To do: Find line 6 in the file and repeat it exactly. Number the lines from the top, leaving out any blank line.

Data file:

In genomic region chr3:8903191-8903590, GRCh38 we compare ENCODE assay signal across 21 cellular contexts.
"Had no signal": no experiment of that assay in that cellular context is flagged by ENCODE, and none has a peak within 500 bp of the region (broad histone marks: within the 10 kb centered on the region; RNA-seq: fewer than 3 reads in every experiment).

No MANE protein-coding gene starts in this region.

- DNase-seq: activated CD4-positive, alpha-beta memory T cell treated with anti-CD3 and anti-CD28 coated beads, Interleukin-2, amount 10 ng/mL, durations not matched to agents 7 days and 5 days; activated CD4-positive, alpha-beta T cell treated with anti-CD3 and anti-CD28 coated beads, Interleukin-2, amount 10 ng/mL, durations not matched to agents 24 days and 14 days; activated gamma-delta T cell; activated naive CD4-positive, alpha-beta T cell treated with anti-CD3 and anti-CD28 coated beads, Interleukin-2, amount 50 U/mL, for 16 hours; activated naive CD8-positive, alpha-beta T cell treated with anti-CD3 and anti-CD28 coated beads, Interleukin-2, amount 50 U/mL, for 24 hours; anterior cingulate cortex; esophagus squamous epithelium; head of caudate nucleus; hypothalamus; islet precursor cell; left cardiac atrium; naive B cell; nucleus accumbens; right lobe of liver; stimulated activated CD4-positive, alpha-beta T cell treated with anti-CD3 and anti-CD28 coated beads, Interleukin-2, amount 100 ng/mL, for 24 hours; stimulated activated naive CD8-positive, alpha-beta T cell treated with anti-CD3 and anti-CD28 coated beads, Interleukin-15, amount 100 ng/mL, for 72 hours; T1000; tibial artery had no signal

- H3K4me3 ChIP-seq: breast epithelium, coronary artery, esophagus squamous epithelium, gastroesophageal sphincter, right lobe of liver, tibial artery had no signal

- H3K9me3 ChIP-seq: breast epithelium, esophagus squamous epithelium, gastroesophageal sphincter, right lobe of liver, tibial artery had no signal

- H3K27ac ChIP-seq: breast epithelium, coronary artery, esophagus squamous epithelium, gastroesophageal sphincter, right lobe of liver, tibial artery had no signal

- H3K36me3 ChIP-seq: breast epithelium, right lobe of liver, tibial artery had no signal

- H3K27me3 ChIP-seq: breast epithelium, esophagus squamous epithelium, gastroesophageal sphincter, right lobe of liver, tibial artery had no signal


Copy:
- H3K9me3 ChIP-seq: breast epithelium, esophagus squamous epithelium, gastroesophageal sphincter, right lobe of liver, tibial artery had no signal